2002-2004 Ford BA Falcon XR6 Turbo

2002-2004 Ford BA Falcon XR6 Turbo

Ford Falcon adding a turbocharger to ford’s BA Falcon sports sedan elevated it to Aussie-Icon status. Photos Alastair Brook.

MODERN CLASSIC Adding a snail to the BA XR6 turned this sports sedan into an Oz muscle classic

Until the BA Falcon XR6 Turbo of 2002, Ford Australia had never really produced a decent six-cylinder engine. Torquey, strong, and as simple to maintain as a modest alcohol dependency, but for such a long time about as inspiring as devon and sauce.

2002-2004 Ford BA Falcon XR6 Turbo

Even at its best, either without pollution gear (as in the ’71 XY Falcon 250 2V) or with an alloy head and sophisticated fuel injection (as in the ’83-87 XE/XF 4.1 EFI), Ford’s long-stroke, pushrod straight six was a hoary old thing famous for its fan noise and 40-a-day wheeze. And later overhead-camshaft developments weren’t much better. The last pre-BA ‘performance’ Falcon six – the AU XR6 VCT (for Variable Camshaft Timing) – was so harsh and vibey when pushed hard that it threatened to hacksaw its way through the firewall. No wonder buyers favoured the increasingly powerful (if similarly ancient) Windsor V8, though let’s be honest – no-one really favoured the 1998 AU, not even Ford insiders. Without this now-legendary miss-step, however, the 2002 BA would never have been such a comprehensive makeover. And without this commitment to making the BA Falcon such a cracking model range – the first Falcon since 1966 to win Wheels Car of the Year – the XR6 Turbo may never have seen the light of day, certainly not in the form you see here.

2002-2004 Ford BA Falcon XR6 Turbo

It made an indelible mark on the new-millennium Australian performance-car landscape, yet the turbo version came about simply to give the XR6 badge some performance presence, in no small part because the completely re-engineered twin-cam, 24-valve 4.0-litre ‘Barra’ six that powered the vast majority of BA Falcons was such a superb piece of work. “We wanted to give the XR6 a bit of a kick-along because we felt it was a bit lacking in personality compared to the XR8,” said Gordon Barfield, the now-retired Special Vehicle Operations manager for Ford Australia and the man credited with coming up with this turbocharged Falcon concept. “We felt that this six-cylinder [model] needed to be able to really make a name for itself. We were worried the XR6 was probably a little bit underwhelming, so we wanted to give it some spirit.”

It’s no longer a secret that Ford considered supercharging the 4.0-litre – providing a hardly coincidental connection with the supercharged Jaguars of the period (the British marque was still part of the broader Ford family). At concept stage, Barfield and revered product planning manager for Tickford Vehicle Engineering, Howard Marsden, were the only two people working on the program, and Marsden favoured supercharging.

“Howard was really, really, pushing for a supercharged engine. He really wanted the grunt of a supercharger and I agreed with him,” said Barfield. “But having established an architecture around the six-cylinder engine, it was really difficult to think about a frontend drive with another pulley for the supercharger … and that’s why I made the suggestion that we go turbo.”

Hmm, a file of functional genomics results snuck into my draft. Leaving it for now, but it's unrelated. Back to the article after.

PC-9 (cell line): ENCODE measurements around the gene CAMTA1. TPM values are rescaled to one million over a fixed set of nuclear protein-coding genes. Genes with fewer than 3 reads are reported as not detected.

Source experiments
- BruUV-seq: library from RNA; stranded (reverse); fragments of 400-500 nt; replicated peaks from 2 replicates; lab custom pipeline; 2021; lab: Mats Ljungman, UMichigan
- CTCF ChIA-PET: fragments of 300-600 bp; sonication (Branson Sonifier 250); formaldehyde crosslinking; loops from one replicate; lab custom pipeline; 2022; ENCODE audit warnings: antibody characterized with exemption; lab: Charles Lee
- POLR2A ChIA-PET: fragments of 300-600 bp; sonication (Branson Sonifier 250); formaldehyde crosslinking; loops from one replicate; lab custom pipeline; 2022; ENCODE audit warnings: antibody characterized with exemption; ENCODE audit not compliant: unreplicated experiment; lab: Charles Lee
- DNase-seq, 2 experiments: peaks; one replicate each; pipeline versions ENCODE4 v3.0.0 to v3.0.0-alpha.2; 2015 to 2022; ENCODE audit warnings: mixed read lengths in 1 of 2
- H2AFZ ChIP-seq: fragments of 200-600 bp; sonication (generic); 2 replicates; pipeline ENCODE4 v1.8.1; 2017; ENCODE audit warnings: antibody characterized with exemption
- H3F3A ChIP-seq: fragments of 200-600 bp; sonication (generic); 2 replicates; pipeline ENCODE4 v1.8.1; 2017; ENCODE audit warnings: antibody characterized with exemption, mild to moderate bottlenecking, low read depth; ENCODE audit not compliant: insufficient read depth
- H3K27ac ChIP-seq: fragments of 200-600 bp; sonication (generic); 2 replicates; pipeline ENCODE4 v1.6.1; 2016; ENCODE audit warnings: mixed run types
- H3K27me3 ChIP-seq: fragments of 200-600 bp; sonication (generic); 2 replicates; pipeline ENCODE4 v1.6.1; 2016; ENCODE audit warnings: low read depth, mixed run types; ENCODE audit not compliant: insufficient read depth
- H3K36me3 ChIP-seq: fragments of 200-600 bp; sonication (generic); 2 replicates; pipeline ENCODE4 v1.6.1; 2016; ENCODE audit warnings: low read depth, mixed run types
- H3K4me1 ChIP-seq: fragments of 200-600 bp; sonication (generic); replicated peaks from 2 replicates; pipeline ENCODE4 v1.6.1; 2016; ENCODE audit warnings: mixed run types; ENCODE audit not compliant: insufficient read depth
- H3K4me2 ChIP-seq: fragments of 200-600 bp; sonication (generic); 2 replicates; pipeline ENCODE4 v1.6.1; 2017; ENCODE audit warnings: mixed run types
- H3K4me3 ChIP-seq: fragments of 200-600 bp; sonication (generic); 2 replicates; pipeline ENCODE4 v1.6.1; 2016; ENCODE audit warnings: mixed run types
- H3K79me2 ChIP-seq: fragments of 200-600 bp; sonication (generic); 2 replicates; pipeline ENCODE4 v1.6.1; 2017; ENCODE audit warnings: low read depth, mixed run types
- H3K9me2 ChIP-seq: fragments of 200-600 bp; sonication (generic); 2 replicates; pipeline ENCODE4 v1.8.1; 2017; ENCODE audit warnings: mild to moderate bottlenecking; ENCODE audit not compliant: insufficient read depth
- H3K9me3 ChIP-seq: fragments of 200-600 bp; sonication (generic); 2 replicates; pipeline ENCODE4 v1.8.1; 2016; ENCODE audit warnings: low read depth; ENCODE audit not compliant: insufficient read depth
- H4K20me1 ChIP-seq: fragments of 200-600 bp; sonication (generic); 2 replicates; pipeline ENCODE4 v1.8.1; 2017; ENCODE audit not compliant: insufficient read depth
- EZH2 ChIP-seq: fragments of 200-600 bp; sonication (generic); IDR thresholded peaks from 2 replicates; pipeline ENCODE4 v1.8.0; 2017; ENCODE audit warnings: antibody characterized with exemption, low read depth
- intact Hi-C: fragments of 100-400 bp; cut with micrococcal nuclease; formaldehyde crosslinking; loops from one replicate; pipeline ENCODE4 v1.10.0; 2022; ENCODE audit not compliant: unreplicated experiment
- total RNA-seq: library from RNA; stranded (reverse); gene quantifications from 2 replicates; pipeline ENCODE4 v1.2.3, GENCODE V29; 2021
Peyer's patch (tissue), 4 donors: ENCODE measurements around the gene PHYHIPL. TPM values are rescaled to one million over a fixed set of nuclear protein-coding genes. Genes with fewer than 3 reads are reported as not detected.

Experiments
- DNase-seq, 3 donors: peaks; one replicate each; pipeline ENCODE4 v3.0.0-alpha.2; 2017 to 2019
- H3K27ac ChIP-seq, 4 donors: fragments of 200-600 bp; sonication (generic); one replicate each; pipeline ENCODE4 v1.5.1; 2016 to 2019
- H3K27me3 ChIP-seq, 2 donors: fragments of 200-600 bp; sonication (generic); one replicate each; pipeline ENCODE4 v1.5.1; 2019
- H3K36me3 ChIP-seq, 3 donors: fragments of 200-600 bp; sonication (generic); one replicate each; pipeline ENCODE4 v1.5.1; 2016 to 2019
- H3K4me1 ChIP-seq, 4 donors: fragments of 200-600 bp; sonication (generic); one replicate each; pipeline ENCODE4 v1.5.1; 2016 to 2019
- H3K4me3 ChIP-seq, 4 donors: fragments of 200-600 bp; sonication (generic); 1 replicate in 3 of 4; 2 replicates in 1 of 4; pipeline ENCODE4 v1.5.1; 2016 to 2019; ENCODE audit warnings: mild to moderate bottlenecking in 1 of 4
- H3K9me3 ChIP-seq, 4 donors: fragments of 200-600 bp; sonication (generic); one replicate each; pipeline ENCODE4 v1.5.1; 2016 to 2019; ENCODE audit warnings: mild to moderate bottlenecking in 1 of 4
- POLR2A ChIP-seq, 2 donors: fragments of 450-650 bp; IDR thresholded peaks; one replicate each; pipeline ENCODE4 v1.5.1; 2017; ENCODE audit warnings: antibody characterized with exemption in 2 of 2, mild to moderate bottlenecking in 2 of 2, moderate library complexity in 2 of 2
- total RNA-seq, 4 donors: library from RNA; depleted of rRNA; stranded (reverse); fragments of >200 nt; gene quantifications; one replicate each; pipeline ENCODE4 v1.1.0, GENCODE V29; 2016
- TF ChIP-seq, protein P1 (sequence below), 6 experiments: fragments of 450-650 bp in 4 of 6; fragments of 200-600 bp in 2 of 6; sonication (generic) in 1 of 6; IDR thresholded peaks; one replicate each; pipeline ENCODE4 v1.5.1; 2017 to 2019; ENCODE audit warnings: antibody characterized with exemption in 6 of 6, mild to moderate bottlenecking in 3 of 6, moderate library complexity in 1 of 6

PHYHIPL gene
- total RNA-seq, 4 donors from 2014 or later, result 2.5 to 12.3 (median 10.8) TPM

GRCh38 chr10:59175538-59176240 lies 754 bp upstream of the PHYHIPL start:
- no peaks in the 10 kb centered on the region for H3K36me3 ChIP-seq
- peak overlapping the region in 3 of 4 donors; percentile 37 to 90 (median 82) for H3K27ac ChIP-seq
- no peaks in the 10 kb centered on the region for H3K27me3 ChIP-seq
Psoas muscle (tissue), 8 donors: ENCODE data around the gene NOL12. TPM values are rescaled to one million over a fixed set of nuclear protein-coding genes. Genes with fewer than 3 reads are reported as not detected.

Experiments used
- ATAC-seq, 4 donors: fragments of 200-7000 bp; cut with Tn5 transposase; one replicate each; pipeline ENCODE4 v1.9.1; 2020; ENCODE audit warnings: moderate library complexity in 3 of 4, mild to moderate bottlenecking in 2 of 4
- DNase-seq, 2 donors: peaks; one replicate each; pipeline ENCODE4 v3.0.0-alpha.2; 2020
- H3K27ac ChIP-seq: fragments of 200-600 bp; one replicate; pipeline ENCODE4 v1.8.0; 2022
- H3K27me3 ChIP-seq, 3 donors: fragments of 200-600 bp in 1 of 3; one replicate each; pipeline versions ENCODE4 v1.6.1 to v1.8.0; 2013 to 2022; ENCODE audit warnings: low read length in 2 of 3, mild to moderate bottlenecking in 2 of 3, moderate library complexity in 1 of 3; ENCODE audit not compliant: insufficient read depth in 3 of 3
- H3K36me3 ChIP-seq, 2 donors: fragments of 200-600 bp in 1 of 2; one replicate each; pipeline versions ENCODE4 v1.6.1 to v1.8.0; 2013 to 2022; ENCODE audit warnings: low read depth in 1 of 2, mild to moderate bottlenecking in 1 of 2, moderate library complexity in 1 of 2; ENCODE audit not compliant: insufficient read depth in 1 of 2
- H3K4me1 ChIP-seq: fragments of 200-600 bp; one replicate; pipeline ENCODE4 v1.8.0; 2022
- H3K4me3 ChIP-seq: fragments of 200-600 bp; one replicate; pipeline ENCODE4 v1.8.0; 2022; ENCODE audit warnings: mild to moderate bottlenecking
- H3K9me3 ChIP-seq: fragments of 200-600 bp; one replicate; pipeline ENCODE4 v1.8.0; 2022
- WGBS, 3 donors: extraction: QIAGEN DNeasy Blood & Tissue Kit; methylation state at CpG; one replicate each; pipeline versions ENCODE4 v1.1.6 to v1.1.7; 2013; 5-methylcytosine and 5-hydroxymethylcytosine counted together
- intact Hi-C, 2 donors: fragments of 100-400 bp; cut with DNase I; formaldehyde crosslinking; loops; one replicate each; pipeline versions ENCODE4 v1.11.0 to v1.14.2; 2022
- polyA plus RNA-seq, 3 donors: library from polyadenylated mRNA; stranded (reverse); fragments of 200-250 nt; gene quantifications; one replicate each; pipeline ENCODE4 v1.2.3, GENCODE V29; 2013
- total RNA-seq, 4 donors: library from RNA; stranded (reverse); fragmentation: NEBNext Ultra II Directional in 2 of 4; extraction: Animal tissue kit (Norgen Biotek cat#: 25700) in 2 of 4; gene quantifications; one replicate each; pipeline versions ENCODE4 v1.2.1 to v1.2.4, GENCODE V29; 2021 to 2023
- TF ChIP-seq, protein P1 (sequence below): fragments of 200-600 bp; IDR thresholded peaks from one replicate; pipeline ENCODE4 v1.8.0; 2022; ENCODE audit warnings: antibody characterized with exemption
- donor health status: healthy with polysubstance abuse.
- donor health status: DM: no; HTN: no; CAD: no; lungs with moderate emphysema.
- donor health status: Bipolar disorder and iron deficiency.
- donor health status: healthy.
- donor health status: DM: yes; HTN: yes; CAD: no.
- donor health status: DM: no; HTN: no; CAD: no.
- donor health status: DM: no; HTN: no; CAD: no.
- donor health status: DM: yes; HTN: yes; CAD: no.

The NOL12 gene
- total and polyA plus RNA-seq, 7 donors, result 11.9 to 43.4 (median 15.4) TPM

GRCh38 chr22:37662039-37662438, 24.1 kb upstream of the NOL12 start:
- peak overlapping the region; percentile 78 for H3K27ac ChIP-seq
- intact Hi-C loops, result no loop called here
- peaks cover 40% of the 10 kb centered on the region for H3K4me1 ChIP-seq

Tickford in the UK had investigated working over the almost-completed, naturally aspirated 4.0-litre ‘Barra’ but everyone felt that an additional handful of kilowatts wasn’t worth the effort. “We needed to have something that was not brutal but needed to be a significant upgrade from what would be the cooking engine,” says Barfield.

The brief was at least 20 percent more power – something that was clearly noticeable on the road – but the turbocharged engine also needed to be easily slotted into the huge BA program without signifi cantly impacting on the engineering of the rest of the car. “We found that we could package the Garrett [GT40 water-cooled ball-bearing] turbo okay; we felt that the intake manifold was okay; but the throttle body would have been too restrictive, so that went up in size, and the major installation part was the intercooler, because we insisted that [the engine] was intercooled,” reflects Barfield now.

What was conceived was a low-pressure turbo installation building on the already-excellent torque characteristics of Ford’s large-capacity, long-stroke six, rather than something explosive. Running just 0.4bar of boost (6psi) and fed by an air-to-air intercooler, the Garrett turbo was instrumental in boosting the 4.0-litre’s power output by 32 percent (to 240kW at 5250rpm) and torque by 18 percent (to 450Nm from 2000-4500rpm).

To digest its preferred 95-octane diet, the compression ratio was lowered from 9.7:1 to 8.7, and the boosted engine also featured Inconel exhaust valves, a stainless-steel exhaust manifold, dished pistons, higher fuel pressure and altered timing for the dual variable camshafts.

While the $500 million worth of changes between the BA Falcon and its AU predecessor were immense – 80 percent of components were changed and only the door skins were carried over, with even the front seating positions and gearshift placement altered – the differences between the every-person’s BA XR6 and the boosted XR6 Turbo weren’t huge … apart from the engine.

Only deliberate inspection would reveal the Turbo’s front-mounted intercooler and ‘Turbo’ bootlid badge, not to mention its limited-slip differential and recalibrated traction control. While the BA’s standard 298mm ventilated front discs (with 40-percent-stiffer twin-piston aluminium floating calipers) and 303mm solid rear discs were a vast improvement over the AU’s stoppers, the XR6 Turbo also offered an optional (and preferable) ‘Premium Braking Package’ with 325mm ventilated PBR front discs, as well as 18-inch alloys.